Fri, Nov 21, 2003 - Page 2 News List

Commission asks for name change to avoid confusion

By Melody Chen  /  STAFF REPORTER

The Cabinet's Overseas Chinese Affairs Commission (OCAC) announced yesterday it is considering replacing the word "Chinese" in its title with "Compatriot," in order to prevent foreigners from mistaking overseas Taiwanese for Chinese citizens.

Head of the commission, Chang Fu-mei (張富美), told overseas Chinese representatives, who traveled to Taiwan for the agency's annual conference on overseas Chinese affairs, that the commission's name often causes people to misunderstand its function.

"Most countries regard people from the People's Republic of China [PRC] as Chinese and those from the Republic of China [ROC] as Taiwanese," Chang said.

Foreigners often mistake the commission for an agency serving people from the PRC because of the word "Chinese" in its title, she said.

Nevertheless, Chang said, simply changing the word "Chinese" to "Taiwanese" will spark an outcry. There are overseas Chinese who do not see themselves as Taiwanese, she said.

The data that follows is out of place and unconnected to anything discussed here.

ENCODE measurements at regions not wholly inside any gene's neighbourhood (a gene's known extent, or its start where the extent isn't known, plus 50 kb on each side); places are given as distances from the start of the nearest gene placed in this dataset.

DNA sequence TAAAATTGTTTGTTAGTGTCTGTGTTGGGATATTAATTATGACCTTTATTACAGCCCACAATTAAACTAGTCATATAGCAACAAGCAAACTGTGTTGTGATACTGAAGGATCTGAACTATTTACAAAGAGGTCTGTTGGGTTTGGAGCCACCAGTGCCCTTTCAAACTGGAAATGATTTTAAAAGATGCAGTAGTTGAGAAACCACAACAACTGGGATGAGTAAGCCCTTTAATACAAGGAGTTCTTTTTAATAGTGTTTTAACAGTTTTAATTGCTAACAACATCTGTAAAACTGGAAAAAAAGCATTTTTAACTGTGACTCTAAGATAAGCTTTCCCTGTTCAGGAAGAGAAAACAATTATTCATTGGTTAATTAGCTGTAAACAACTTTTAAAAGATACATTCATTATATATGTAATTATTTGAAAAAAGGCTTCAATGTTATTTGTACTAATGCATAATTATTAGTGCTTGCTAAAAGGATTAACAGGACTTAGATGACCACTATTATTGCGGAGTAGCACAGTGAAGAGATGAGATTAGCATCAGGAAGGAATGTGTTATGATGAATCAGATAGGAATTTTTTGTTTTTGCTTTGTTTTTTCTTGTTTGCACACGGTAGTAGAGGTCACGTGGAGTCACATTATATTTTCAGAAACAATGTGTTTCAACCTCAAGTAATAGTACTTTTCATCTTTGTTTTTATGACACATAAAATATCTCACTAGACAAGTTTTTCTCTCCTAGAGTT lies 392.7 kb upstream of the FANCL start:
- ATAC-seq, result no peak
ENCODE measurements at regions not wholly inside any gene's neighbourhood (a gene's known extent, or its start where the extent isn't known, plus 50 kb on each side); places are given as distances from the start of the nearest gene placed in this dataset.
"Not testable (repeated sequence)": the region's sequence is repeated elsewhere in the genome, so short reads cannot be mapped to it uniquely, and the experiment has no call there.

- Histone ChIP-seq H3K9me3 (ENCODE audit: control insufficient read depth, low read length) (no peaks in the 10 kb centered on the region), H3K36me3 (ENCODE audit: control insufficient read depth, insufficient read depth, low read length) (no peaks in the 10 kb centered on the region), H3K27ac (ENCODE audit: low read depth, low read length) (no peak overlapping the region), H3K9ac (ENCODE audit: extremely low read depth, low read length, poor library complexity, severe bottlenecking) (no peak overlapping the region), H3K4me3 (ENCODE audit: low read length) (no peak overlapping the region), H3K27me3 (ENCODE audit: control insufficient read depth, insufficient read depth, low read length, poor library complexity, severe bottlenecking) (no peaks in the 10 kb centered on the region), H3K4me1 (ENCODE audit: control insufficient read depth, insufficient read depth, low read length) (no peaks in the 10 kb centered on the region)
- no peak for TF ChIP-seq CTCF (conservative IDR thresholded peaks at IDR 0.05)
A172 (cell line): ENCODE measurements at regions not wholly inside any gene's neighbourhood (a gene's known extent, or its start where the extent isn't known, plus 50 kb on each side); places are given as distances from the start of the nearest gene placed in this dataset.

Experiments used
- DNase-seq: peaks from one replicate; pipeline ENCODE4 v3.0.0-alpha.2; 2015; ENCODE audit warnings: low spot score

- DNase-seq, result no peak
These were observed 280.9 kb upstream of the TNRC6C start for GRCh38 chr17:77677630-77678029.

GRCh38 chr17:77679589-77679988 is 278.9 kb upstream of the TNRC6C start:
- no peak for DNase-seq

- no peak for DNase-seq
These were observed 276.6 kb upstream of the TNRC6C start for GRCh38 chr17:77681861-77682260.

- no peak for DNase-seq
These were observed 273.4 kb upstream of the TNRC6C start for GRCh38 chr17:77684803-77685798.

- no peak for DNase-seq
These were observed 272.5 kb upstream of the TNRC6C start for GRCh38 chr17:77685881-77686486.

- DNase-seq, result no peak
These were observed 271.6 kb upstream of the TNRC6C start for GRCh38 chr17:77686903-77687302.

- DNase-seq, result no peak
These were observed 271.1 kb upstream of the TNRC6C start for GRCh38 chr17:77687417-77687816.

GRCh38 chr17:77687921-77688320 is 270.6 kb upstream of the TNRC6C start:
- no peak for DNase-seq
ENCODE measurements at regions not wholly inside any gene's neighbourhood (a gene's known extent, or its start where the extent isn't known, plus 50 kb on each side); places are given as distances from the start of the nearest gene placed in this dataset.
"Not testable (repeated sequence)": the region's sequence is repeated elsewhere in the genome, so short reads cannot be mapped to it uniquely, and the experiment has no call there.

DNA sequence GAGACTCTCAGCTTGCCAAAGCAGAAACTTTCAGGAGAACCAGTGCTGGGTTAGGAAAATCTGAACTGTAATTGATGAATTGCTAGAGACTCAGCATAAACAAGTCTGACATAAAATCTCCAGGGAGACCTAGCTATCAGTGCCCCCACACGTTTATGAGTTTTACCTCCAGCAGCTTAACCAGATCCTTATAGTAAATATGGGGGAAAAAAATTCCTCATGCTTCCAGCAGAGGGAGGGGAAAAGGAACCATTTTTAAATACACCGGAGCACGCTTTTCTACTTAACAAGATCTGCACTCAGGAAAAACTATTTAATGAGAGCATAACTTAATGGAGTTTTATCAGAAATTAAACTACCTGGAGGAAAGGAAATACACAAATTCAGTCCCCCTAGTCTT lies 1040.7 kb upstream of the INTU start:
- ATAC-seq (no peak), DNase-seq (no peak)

"They will be upset if they see `Taiwanese' in the agency's official title. They will not tolerate `Chinese' being crossed out from the title," Chang said.

"If we change `Chinese' to `Taiwanese,' I believe many people will oppose it. I don't think now is the appropriate time to make such a change," she said.

Another concern about making the name change is that the move might provoke China, Chang said.

Replacing "Chinese" with "compatriot," is therefore a more practical approach to re the solve confusion caused by the title, she said, and "compatriot is a relatively neutral word."

Moreover, if the agency replaces "Chinese" with "compatriot," the abbreviation of its title, "OCAC," will remain unchanged, Chang said.

Another advantage of using "compatriot" is that the agency's Web site and related documents will not have to go through troublesome changes because the abbreviation will remain the same.

Chang did not say when the proposed name change will be implemented but said the agency has been considering the issue since last year.

She said the commission has to carefully observe the development of Taiwan's role in the international arena before making a final decision about when to change the agency's name.

In a legislative session last month, Chang also mentioned the proposal to change the agency's name.

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